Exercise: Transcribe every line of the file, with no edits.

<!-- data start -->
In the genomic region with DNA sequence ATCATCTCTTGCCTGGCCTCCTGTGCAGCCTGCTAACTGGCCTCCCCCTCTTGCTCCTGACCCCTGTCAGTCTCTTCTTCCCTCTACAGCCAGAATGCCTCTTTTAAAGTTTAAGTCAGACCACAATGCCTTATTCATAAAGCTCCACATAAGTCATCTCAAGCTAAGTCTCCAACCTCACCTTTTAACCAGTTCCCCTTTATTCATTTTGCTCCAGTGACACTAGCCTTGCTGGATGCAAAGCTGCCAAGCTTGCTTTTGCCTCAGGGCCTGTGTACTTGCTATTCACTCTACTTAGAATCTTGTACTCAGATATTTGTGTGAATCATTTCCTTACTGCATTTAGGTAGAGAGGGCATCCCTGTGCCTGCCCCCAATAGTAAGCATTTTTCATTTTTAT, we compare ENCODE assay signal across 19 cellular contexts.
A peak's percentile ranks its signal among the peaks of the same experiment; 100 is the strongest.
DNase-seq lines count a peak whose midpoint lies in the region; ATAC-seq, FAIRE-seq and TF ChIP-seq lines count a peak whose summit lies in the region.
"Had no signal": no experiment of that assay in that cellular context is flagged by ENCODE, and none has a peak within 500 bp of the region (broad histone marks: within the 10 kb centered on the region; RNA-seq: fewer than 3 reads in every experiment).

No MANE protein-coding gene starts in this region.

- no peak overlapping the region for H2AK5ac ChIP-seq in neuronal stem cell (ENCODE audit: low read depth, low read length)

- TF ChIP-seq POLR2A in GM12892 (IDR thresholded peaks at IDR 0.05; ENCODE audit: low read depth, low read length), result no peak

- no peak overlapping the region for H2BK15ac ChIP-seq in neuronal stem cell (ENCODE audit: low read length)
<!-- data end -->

In the genomic region with DNA sequence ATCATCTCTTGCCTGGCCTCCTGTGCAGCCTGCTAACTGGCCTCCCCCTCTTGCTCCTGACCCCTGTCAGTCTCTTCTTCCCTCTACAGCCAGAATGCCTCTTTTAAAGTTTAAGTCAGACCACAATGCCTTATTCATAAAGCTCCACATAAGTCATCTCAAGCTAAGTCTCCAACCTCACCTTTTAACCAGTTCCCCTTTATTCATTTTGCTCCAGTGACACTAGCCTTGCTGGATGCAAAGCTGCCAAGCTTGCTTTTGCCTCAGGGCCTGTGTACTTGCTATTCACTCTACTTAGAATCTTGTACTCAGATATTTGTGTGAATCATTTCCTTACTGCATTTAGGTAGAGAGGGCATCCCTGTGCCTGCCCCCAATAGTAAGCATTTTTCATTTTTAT, we compare ENCODE assay signal across 19 cellular contexts.
A peak's percentile ranks its signal among the peaks of the same experiment; 100 is the strongest.
DNase-seq lines count a peak whose midpoint lies in the region; ATAC-seq, FAIRE-seq and TF ChIP-seq lines count a peak whose summit lies in the region.
"Had no signal": no experiment of that assay in that cellular context is flagged by ENCODE, and none has a peak within 500 bp of the region (broad histone marks: within the 10 kb centered on the region; RNA-seq: fewer than 3 reads in every experiment).

No MANE protein-coding gene starts in this region.

- no peak overlapping the region for H2AK5ac ChIP-seq in neuronal stem cell (ENCODE audit: low read depth, low read length)

- TF ChIP-seq POLR2A in GM12892 (IDR thresholded peaks at IDR 0.05; ENCODE audit: low read depth, low read length), result no peak

- no peak overlapping the region for H2BK15ac ChIP-seq in neuronal stem cell (ENCODE audit: low read length)